The Institute of Plastics Processing (IKV) in Industry and the Skilled Crafts at RWTH Aachen University recently inaugurated the new buildings at Seffenter Weg 201 on the Campus Melaten. The head of the Institute, Professor Christian Hopmann, together with the head of the Aachen branch of the BLB (building and real estate management authority) of NRW, Jörg Munsch, and the Rector of RWTH Aachen University, Professor Ernst Schmachtenberg, invited representatives from politics, industry and universities to the opening on April 15, 2016. "In Aachen, old established traditions come together with modern technologies. This is due not least to institutes like IKV, which has been making a name for itself for nearly 70 years through modern and innovative research work. The Institute is of special importance for our state of North Rhine-Westphalia, where key technologies such as plastics technology play a major role. They are not only the strongest innovation driver, they are also by far the most powerful economic engine. In no other region of the world do plastic materials play such a key role in the economic development as they do in NRW," said NRW's Science Minister, Svenja Schulze.
Investment of 11 million euros
The fourth construction phase of the IKV building complex, which has now been completed after one and a half years of work, has replaced laboratories and offices that previously occupied 2,700 sq.m. of rented area in the centre of Aachen. "With these new buildings, the master plan to accommodate the whole of IKV on the Campus Melaten has taken a big step forward. The Institute needs modern research rooms that would never have been feasible at the previous site in the city centre," said BLB Branch Manager Jörg Munsch during the handing-over ceremony. He said the Campus would provide outstanding cooperation opportunities between science and industry. BLB Managing Director, Gabriele Willems, said: "The architects have succeeded admirably in integrating the new building into the existing structure. To realise this, construction work also had to be carried out on the other buildings and it was essential not to disrupt the teaching and research activities there any more than absolutely necessary. My compliments to all involved." The investment costs of around 11 million euros for the new building were provided by the state of NRW from the university modernisation program and RWTH Aachen University from its own funds. The planning was carried out by aig+Architekten from Düsseldorf.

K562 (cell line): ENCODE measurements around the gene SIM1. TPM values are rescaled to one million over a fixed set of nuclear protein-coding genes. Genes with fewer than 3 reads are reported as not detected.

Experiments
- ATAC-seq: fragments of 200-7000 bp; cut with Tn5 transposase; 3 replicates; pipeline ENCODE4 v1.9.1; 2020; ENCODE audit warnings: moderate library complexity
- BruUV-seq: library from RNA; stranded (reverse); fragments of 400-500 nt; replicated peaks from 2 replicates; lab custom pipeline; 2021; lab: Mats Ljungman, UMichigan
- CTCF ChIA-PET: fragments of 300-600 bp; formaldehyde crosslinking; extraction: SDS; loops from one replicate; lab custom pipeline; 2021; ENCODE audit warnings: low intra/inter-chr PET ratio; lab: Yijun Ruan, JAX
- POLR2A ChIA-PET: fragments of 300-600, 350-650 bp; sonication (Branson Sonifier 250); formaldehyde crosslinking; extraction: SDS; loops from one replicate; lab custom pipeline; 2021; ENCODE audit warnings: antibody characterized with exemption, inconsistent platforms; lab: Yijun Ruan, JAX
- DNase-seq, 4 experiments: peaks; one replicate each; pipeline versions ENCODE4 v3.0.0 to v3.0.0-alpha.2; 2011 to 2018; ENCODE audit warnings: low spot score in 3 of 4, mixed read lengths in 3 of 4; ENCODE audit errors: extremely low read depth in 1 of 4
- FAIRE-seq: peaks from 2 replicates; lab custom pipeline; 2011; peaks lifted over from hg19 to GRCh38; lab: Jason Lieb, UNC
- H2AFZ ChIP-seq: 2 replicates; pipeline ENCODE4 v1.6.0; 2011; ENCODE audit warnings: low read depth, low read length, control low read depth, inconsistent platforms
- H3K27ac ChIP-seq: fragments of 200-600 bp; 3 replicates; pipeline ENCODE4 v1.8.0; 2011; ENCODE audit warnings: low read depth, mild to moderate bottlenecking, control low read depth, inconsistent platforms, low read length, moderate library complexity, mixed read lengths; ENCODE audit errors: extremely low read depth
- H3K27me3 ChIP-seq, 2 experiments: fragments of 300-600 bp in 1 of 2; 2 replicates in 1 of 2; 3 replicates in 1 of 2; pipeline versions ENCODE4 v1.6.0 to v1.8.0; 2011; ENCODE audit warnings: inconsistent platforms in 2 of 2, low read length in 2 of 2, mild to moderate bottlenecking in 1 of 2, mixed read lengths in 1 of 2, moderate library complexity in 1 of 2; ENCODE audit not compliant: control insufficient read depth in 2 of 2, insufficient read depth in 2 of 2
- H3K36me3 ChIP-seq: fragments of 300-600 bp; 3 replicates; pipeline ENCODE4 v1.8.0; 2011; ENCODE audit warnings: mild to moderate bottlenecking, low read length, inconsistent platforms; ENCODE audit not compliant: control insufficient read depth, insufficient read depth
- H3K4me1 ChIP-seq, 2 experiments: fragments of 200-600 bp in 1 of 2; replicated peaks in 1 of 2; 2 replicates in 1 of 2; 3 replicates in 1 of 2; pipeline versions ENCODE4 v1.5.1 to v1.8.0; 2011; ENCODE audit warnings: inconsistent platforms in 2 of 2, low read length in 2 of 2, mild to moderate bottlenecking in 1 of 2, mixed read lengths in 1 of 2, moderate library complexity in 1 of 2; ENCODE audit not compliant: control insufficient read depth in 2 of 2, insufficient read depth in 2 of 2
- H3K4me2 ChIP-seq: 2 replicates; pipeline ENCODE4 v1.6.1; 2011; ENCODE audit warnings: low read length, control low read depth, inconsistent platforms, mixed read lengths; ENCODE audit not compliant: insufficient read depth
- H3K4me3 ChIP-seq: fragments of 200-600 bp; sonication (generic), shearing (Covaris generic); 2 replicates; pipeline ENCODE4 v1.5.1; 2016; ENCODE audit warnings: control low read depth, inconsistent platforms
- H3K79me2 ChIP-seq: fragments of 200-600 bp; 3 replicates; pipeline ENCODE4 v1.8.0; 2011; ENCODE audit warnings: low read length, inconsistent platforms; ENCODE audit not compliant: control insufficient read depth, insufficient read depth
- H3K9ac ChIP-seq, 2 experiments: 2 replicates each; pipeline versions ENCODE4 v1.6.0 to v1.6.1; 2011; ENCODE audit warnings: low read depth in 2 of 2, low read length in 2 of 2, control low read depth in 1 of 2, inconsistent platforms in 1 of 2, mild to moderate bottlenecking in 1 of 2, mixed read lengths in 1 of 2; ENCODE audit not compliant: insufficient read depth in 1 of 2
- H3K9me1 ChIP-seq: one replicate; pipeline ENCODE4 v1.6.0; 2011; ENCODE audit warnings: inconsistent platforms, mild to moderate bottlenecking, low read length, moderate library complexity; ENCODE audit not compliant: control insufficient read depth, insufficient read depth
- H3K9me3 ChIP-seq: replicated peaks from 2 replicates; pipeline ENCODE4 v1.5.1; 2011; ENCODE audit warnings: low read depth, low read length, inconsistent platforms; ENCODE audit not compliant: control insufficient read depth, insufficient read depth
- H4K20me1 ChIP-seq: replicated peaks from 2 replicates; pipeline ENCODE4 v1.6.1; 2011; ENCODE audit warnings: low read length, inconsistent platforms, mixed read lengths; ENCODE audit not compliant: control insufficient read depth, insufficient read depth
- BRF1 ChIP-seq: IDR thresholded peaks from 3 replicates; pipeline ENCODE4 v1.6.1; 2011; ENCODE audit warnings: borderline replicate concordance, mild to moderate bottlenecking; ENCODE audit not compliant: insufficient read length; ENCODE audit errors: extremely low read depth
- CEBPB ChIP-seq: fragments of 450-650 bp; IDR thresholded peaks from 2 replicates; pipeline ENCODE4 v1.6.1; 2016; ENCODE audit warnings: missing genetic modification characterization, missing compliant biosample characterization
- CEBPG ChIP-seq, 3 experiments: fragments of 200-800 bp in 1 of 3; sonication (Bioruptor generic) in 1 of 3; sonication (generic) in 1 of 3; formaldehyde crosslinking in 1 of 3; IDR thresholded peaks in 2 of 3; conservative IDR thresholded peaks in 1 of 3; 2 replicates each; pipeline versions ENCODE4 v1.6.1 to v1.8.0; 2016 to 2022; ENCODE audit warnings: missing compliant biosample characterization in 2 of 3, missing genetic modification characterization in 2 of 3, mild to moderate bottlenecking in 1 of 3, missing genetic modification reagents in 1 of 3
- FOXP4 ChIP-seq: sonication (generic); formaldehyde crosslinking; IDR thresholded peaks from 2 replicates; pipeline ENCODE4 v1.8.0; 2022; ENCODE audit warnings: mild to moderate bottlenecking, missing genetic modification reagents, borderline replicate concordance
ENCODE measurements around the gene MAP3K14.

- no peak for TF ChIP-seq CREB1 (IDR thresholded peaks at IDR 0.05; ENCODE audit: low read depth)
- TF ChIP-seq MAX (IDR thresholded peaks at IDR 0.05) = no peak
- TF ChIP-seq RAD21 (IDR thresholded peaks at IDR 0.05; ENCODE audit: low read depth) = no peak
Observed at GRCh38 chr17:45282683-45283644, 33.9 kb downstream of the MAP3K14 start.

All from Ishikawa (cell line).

An important addition to the newly erected buildings is the laboratory for additive manufacturing. This technology, also known as 3D printing, has been a research subject at IKV for a decade or two. In the new pilot plant, IKV can now make use of state-of-the-art FLM machines (Fused Layer Modelling) and a Freeformer from machine builder Arburg. The symbolic key, which was handed over during the inauguration ceremony, was manufactured at IKV itself on the FLM machine. One metre long, 40 cm wide and weighing 1,400 g, it is so far the largest demonstrator part that IKV has ever designed and manufactured. To deposit the 150 layers, the machine was run with maximum stability for 90 hours.
Professor Hopmann thanked everyone involved for their part in completing the modern buildings: "The construction makes an outstanding impression through its simple elegance and clear lines. At some points it offers highlights and surprises. The light and friendly atmosphere, not only in the laboratories and seminar area but also in the offices, is ideal for encouraging scientific discussion through encounters with other people – both internally and with our students and partners from science and industry," said Hopmann.
Centre relocated from Pontstraße to Seffenter Weg
Work on the new IKV buildings at Seffent Melaten began in 1992 when the term "Campus Melaten" had not even been invented. It was here that the "Demonstration Centre for Fibre Composites Plastics", consisting of a testing hall and an office, was built. The second construction phase in 1998 comprised an extension of the offices and more laboratories. At this time, the former premises on the Nizzaallee were vacated. 2005 saw the third, much larger construction phase with a second testing hall and a connecting tract to join the two halls for further laboratories. The Extrusion, Part Design and Materials Technology departments moved in, and, at the same time, the former air raid shelter in Försterstraße was vacated.
With the completion of this fourth construction phase, IKV has relocated its centre from the Pontstraße to Seffenter Weg. The big wish of the Institute and RWTH is to be able to begin work soon on the final construction phase so that the entire IKV can be accommodated at a single site and thus foster even closer scientific cooperation at this world-renowned Institute.